By JOSHUA L. WEINSTEINGov. Angus King met Friday with the executive council of the Christian Civic League of Maine, hoping to convince the organization not to pursue a ''people's veto'' of the state's new gay rights law.
©Copyright 1997 Guy Gannett Communications
Although Michael Heath, the organization's executive director, said the league has not officially decided on the matter, he gave King a letter calling the law ''morally offensive to hundreds of thousands of Mainers and potentially costly to some of our citizens.''
It ended: ''Your signature on the bill leaves us with only one choice - the people's veto.''
Dennis Bailey, the governor's press secretary, said King, who requested the meeting, did not really expect to sway the league, but was surprised by the letter.
''He was a little disappointed that it appeared they had already made up their minds before he got there,' Bailey said. ''The governor does not believe that their fears are justified, particularly since Portland's had the law in effect for several years, and the issues they raised . . . just haven't happened.''
The meeting, from 3:30 to 4:30 p.m. at the league's Augusta headquarters, was not a waste of time, however, Bailey said.
''He didn't think he'd be able to talk them out of it,'' Bailey said. ''He went on to say, 'If you're going to have a campaign, can we get a commitment to keep it respectful and above-board and not sort of unleash the forces of fear and darkness.' ''
Heath said he, too, wants a clean campaign, should the board pursue the veto.
''I suggested to the governor that both sides of this issue bore an equal amount of responsibility for helping the people of Maine explore this issue in a positive manner,'' he said.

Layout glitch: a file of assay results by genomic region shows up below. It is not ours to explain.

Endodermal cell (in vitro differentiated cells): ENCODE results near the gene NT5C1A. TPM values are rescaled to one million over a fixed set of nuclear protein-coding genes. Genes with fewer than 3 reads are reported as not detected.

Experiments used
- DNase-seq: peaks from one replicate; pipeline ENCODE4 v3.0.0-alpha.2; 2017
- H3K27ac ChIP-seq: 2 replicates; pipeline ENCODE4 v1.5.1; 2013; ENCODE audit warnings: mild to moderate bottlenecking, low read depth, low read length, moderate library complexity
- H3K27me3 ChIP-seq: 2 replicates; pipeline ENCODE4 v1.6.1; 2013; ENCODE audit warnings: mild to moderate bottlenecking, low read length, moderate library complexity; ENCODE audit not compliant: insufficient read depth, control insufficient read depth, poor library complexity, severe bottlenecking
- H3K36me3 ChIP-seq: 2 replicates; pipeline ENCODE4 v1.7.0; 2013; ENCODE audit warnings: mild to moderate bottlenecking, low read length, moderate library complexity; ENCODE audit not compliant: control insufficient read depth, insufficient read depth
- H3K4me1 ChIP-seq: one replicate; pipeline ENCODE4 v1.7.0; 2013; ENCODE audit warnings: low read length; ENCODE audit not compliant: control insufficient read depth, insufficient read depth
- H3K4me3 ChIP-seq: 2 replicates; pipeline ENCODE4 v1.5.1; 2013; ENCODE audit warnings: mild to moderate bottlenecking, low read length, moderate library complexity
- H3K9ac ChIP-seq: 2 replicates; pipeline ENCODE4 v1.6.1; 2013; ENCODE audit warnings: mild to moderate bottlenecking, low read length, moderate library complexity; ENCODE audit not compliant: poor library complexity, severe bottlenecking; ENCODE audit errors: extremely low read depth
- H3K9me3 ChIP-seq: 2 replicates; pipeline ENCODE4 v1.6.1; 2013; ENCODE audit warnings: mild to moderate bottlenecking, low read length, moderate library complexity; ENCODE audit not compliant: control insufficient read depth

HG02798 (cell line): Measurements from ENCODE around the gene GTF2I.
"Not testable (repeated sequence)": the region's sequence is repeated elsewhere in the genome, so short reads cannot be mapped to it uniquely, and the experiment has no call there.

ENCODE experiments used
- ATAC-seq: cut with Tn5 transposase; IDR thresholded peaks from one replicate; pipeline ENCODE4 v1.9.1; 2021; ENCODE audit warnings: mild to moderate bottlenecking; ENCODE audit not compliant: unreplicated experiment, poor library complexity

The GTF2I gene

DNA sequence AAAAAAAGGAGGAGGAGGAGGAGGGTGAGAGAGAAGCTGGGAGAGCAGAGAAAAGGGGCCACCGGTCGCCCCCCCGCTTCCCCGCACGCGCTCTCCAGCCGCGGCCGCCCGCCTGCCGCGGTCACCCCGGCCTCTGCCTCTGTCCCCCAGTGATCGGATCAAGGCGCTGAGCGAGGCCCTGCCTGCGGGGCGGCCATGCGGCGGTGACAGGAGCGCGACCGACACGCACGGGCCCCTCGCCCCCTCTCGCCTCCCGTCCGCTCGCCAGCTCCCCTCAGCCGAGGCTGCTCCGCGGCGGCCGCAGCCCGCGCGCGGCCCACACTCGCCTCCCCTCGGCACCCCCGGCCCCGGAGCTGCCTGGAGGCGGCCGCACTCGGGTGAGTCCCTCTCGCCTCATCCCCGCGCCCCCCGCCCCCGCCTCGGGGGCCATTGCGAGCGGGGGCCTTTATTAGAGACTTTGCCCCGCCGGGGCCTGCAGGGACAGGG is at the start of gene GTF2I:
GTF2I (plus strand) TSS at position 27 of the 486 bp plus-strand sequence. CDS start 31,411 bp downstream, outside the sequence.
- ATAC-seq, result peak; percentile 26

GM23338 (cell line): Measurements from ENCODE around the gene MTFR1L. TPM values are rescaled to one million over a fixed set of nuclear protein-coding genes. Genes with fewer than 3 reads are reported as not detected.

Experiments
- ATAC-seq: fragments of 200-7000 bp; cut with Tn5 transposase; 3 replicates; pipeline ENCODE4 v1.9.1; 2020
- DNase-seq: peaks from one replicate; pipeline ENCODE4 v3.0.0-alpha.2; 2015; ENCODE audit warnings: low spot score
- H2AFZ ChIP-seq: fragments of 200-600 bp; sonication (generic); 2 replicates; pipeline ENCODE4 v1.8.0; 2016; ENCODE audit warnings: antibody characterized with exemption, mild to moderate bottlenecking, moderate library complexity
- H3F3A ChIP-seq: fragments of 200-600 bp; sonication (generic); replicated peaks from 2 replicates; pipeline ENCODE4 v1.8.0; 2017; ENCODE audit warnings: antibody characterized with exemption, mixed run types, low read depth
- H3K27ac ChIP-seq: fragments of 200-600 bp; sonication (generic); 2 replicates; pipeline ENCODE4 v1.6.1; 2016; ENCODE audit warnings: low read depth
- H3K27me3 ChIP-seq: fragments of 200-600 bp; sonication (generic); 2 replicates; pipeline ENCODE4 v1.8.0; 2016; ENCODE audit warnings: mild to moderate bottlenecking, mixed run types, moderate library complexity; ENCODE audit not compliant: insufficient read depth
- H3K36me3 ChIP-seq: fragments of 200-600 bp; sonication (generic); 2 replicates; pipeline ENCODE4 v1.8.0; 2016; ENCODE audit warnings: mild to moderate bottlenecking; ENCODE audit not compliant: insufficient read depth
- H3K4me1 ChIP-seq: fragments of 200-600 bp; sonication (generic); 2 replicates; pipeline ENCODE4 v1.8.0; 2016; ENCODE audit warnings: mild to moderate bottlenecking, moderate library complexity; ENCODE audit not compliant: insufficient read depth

In 1996, King vocally opposed an anti-gay rights measure, Question 1, on Maine's ballot.
''We got a lot of calls that were very hateful,'' Bailey said. ''The governor is afraid that the advocacy to repeal this (new gay rights law) or to delay it sort of unleashes some of the darker passions.''
The gay rights law, which legislators passed by a 2-to-1 margin last month, will not go into effect if the League gathers 51,000 signatures within 90 days of the Legislature adjourning.
If the League gets the signatures, the law will be blocked until a statewide referendum. Because the Legislature still has not adjourned, the referendum could be as late as next June.
Maine's gay rights law would outlaw discrimination based on sexual orientation in employment, housing, credit and public accommodations.
In his letter, Heath denounced as inappropriate some of King's comments about gay people.
''At the signing of the gay rights bill, you said to homosexuals in Maine, 'You have been ridiculed, hated, discriminated against . . . hunted down and systematically murdered. Not for what you choose, but for what God's nature has made you,' '' Heath wrote.
''It is inappropriate for Maine's governor to suggest that God makes people live a homosexual or bisexual lifestyle. We take exception to the language that you and others have used to attack our position on this issue.''
Bailey said the governor has not decided how strongly he will oppose a people's veto.
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